Back in 2012, LinkedIn introduced the ability for people in your professional social network to endorse you for skills you may not even have known you had.
At first, LinkedIn endorsements seemed to many users more like a novelty than anything of value, since anybody you’re connected to can endorse you for literally anything (at press time, I have 4 endorsements for “drinking coffee”).
But LinkedIn says that endorsements are actually really key to helping people get noticed. People with 5 skills or more get 17 times the profile views and show up higher in LinkedIn search, the company says — very important for the company’s vast audience of jobseekers.
To make endorsements even more useful for everyone, LinkedIn today announces a big upgrade. Now, when you look at a LinkedIn profile, the first endorsements you’ll see will be from coworkers and other mutual connections, so you know it’s not just from a bunch of random strangers.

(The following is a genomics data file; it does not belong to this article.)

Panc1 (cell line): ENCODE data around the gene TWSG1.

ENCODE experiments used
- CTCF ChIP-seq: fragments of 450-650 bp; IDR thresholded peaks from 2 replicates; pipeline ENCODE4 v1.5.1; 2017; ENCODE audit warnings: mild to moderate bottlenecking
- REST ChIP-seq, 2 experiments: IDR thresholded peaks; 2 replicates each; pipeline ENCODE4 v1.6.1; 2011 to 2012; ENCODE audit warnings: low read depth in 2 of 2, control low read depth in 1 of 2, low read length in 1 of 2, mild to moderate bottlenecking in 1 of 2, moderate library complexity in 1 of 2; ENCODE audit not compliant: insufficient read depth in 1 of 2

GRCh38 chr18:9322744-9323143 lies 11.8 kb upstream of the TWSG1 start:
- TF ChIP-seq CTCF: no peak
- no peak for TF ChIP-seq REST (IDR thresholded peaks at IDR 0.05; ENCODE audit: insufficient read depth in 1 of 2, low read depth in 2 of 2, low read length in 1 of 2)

Check it out:
“It really does matter who endorsed you,” says Hari Srinivasan, Head of Identity Products at LinkedIn.
An endorsement for project management by a mutual ex-boss might matter more to you than one from a potential job candidate’s old high school chemistry teacher. LinkedIn is using its artificial intelligence mojo to try to always show you the most relevant endorsements from people you trust, for skills that matter to you.
Along those lines, Srinivasan says, you’ll start seeing more prompts to endorse people you’re more closely linked to in the network and share skills with, versus random friends. If you have a skill in writing Java code, and a former coworker has a skill in writing Java code, you’ll get the prompt to endorse her.
The end result is a smarter system for endorsements that makes sure people always look their best to the viewers watching. Given that LinkedIn, and soon-to-be corporate parent Microsoft, are pushing LinkedIn as a tool for helping people maximise their economic opportunity and find better jobs, it’s an important step.
On a final note, LinkedIn is continuing to push an ever-growing list of recommended skills to make it easier for colleagues past and present to endorse you, but it has no plans to police what a valid skill may or may not be, especially given how fast the world is changing.
In other words, my endorsements for “drinking coffee” will stand.
“In the right context, that’s a valuable skill,” Srinivasan says.
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